It wasn't long ago there were concerns about how Facebook (META 2.04%) would continue its stellar top-line growth. The fear, and it was a legitimate one, was that Facebook users would get inundated with a tidal wave of advertisements. It's a fine line, balancing the need for revenue growth to placate shareholders, without undermining the Facebook experience and alienating users.

As it turns out, CEO Mark Zuckerberg had other plans for continuing Facebook's outstanding growth that didn't require more ads, and based on some recent data, it appears those plans are working even better than expected.

The plan
Zuckerberg's objective of turning Facebook into a mobile giant is working in a big way, but it's the speed of the transition that's been truly impressive. Last year says it all: Of Facebook's 1.23 billion monthly average users at the end of 2013, 945 million were mobile -- a 39% jump from the prior year.

The end of 2013 also saw the introduction of Facebook's long-awaited video advertising alternatives. Just how big is video advertising? Some analysts estimate that Facebook will generate $8.4 billion in annual revenue from its video ads once they're up and running.

In addition, Facebook advertising works because of user data -- lots and lots of user data. The result is that Facebook is able to charge more for its ads, so overwhelming its users with an unending number of spots isn't necessary to continue growing revenues. Opting for quality over quantity is a success, for both Facebook and its users.

When a plan comes together
Traditional advertising is good, but long-term revenue growth is even more likely now that marketers view Facebook as more than an advertising machine. Facebook is becoming a primary tool for companies to build branding, public relations, and customer relationship management partnerships with consumers, and that changes everything.

As analysts from Stifel Financial's equity trading desk describe it, "marketers [now] view Facebook as a strategic communications platform, capable of establishing and reinforcing relationships with consumers." The result is that going forward, Facebook is expected to get an even bigger piece of companies' marketing budget.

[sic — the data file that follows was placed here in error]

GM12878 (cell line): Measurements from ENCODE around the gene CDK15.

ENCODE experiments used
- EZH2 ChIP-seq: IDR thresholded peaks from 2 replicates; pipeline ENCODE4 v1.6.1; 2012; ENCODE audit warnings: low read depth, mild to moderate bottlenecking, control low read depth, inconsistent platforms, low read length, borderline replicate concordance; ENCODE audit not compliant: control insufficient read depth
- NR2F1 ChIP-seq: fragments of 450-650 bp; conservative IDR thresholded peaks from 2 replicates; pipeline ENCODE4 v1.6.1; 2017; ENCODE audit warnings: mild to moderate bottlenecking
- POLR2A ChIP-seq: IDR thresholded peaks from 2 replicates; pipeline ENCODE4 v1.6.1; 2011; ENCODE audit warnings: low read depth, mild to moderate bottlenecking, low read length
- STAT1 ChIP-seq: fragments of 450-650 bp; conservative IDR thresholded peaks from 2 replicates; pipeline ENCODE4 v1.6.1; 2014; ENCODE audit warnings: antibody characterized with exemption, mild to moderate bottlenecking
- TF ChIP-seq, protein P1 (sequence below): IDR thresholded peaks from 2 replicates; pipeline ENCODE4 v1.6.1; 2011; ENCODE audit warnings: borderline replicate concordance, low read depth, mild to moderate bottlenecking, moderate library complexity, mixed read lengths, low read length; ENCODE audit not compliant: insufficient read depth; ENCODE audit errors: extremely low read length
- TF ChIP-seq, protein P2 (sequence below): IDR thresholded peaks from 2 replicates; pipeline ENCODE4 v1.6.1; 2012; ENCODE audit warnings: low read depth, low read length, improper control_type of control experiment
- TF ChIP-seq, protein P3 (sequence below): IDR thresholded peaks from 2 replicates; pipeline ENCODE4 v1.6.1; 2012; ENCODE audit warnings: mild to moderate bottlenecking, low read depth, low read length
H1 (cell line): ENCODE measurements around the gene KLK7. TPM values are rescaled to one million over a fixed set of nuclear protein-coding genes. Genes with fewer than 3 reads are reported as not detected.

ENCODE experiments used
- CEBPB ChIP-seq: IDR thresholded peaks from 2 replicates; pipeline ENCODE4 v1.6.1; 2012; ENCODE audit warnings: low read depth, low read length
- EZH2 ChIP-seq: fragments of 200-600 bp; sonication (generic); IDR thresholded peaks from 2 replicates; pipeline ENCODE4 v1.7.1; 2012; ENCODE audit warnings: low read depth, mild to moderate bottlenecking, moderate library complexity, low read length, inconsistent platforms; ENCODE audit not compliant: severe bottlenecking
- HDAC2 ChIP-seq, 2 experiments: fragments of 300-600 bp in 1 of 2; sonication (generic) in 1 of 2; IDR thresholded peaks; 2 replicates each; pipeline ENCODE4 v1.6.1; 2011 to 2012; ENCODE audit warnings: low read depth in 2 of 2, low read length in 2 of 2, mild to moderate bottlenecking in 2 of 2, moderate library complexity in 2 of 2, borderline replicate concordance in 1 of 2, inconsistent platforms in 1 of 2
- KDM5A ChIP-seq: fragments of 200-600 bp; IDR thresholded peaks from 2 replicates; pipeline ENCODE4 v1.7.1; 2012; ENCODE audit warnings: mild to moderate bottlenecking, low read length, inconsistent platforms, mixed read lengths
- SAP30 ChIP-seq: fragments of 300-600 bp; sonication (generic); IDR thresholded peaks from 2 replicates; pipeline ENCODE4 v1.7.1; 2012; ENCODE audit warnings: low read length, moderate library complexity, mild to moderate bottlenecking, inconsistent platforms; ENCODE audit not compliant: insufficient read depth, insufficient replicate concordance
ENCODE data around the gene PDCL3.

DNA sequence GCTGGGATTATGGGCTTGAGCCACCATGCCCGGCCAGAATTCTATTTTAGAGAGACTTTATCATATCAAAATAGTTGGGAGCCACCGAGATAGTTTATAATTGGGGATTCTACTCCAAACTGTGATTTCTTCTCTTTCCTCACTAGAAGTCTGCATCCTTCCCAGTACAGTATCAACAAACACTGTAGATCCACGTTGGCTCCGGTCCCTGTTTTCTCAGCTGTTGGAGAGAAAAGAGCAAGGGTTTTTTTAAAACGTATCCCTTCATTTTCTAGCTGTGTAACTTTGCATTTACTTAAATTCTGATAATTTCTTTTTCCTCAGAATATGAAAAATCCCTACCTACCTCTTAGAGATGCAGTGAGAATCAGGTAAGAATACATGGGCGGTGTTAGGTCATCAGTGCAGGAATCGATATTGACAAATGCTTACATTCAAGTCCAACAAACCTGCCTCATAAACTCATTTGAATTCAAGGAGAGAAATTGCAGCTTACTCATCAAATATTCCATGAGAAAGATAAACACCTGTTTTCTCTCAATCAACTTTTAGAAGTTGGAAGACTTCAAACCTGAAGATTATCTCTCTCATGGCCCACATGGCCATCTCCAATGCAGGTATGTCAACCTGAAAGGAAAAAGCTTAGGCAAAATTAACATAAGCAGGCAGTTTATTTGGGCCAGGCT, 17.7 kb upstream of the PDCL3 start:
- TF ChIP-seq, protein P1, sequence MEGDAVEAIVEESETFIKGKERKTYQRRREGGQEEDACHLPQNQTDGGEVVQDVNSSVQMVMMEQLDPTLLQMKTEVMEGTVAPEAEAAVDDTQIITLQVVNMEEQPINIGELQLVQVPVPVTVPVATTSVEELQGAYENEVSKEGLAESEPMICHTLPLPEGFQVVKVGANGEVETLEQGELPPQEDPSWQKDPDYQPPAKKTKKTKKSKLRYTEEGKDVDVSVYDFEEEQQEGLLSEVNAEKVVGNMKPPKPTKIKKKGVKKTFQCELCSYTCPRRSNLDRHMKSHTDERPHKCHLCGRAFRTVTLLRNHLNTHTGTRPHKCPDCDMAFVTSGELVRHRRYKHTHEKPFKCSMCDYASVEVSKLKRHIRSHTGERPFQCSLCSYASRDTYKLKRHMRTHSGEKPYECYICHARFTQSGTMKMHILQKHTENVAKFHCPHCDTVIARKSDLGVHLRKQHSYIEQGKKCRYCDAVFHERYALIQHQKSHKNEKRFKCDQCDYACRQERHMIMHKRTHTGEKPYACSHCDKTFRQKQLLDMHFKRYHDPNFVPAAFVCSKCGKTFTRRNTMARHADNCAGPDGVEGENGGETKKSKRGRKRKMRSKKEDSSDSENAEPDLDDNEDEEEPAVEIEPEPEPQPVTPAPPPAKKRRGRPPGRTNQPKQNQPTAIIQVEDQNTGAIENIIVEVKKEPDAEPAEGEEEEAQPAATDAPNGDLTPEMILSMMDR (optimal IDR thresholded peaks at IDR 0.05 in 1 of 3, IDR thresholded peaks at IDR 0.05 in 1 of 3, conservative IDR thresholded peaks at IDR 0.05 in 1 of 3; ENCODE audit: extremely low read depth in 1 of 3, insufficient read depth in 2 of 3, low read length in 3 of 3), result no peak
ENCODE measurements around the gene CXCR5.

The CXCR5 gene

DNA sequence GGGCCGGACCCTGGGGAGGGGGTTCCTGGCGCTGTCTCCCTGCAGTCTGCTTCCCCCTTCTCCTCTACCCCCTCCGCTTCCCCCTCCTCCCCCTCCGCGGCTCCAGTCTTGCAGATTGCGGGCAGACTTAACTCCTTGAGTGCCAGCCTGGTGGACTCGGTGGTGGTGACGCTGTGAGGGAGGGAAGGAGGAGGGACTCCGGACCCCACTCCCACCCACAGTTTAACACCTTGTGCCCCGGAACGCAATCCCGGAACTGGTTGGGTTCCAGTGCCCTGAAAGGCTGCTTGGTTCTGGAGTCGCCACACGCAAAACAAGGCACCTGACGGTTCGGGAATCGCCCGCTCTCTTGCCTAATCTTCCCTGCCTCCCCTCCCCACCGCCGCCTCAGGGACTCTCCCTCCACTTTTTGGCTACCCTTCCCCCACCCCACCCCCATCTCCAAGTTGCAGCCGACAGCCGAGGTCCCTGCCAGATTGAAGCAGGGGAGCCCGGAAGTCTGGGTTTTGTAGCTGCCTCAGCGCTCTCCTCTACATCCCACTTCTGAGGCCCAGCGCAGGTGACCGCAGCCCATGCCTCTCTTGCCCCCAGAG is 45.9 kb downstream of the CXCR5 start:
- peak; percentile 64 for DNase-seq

And that's not all. With the change in how Facebook is being viewed, and utilized, by marketers, comes an ancillary benefit: Building long-term, profitable relationships with Facebook's ad clients. Driving a successful branding campaign, for example, requires a long-term commitment from a company. An ad running for a couple of weeks pushing the latest, greatest widget is nice, but that doesn't necessarily result in sustaining revenue growth over the long haul.

With the subtle shift in how marketers are using Facebook taking hold, particularly in conjunction with Facebook's emphasis on mobile users, incorporating video, and continuing to grow and utilize its mountains of user data, questions about Facebook's growth become moot. And that should have investors cheering, even after Facebook's extraordinary 151% jump in share price the past 12 months, nearly 28% of that coming this year alone.

Final Foolish thoughts
Concerns that Facebook will be able to maintain its upward user and revenue trends were certainly valid. But based on feedback from the folks who matter most when it comes to Facebook's growth -- the heads of large marketing departments -- the future is looking good for Zuckerberg and team. Yes, Facebook is trading at more than 114 times trailing earnings, but that shouldn't scare off investors. At only 41 times forward earnings, Facebook still makes a nice addition to most any mid- to long-term growth portfolio.